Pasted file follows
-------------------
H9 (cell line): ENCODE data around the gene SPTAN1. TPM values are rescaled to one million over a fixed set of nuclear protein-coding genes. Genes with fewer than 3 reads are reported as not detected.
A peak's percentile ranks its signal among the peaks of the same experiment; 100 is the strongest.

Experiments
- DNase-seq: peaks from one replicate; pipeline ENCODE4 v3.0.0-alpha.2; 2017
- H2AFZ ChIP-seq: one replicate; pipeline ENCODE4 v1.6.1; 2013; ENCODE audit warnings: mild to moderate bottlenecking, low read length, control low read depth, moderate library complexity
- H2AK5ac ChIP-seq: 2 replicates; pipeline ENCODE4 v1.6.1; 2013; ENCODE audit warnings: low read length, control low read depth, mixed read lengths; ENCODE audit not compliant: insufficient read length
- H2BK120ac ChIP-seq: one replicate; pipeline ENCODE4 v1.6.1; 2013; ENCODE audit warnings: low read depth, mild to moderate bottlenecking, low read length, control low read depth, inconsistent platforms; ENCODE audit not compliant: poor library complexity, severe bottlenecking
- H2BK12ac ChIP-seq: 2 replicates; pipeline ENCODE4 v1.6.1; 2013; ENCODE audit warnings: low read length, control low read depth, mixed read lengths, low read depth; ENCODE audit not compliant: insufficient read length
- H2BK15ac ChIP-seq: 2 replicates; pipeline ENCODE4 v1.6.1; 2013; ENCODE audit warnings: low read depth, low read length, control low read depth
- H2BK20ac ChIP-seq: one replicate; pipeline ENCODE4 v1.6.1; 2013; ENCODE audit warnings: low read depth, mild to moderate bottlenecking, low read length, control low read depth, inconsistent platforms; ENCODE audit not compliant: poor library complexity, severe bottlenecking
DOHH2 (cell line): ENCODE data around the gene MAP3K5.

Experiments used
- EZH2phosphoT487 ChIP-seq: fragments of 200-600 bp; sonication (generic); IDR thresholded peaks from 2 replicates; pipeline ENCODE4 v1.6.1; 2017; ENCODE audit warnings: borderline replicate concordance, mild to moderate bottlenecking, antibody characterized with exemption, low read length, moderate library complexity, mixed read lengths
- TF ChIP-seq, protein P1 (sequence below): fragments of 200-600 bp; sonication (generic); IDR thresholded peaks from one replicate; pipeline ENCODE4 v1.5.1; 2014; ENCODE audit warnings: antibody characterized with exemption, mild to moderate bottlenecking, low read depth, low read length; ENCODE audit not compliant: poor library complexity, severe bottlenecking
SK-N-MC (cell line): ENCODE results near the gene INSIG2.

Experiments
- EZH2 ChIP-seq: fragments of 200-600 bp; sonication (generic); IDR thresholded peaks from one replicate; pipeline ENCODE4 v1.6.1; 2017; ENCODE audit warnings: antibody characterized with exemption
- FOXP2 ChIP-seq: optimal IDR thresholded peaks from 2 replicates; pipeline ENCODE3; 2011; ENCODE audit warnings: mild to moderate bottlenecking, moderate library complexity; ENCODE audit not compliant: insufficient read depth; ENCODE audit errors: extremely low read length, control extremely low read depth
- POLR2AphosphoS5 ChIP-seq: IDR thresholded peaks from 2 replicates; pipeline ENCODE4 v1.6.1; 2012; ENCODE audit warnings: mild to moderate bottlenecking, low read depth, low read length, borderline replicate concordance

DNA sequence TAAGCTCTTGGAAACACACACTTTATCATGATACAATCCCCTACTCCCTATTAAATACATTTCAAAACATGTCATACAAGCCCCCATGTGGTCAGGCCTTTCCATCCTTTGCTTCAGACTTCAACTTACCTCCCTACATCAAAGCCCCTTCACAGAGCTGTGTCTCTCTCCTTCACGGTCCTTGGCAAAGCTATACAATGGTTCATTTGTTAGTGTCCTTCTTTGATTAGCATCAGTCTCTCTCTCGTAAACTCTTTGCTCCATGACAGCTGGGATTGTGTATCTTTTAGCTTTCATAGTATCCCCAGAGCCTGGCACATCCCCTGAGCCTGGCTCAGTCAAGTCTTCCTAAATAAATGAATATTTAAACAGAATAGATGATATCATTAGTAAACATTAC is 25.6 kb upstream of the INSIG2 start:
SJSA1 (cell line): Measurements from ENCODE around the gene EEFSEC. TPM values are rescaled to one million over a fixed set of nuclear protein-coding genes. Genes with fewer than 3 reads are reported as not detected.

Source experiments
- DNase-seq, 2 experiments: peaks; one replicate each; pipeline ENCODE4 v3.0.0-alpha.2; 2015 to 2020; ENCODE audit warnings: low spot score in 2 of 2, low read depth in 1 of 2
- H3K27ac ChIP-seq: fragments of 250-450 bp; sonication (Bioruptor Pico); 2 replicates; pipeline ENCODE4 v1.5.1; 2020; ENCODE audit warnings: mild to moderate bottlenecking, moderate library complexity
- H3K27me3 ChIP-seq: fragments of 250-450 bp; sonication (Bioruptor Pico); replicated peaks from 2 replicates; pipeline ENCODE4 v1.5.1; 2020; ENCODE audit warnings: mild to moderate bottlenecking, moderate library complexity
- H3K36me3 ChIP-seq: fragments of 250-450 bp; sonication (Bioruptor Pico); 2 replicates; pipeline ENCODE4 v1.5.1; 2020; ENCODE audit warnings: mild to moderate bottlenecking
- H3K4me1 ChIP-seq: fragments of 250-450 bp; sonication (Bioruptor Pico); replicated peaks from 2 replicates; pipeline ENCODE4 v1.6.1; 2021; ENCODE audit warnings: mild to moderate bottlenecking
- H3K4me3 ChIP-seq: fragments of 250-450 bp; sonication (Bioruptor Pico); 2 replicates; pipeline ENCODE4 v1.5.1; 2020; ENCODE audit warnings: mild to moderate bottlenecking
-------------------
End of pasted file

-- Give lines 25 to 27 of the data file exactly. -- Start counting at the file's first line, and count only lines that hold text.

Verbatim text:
- H3K27me3 ChIP-seq: fragments of 250-450 bp; sonication (Bioruptor Pico); replicated peaks from 2 replicates; pipeline ENCODE4 v1.5.1; 2020; ENCODE audit warnings: mild to moderate bottlenecking, moderate library complexity
- H3K36me3 ChIP-seq: fragments of 250-450 bp; sonication (Bioruptor Pico); 2 replicates; pipeline ENCODE4 v1.5.1; 2020; ENCODE audit warnings: mild to moderate bottlenecking
- H3K4me1 ChIP-seq: fragments of 250-450 bp; sonication (Bioruptor Pico); replicated peaks from 2 replicates; pipeline ENCODE4 v1.6.1; 2021; ENCODE audit warnings: mild to moderate bottlenecking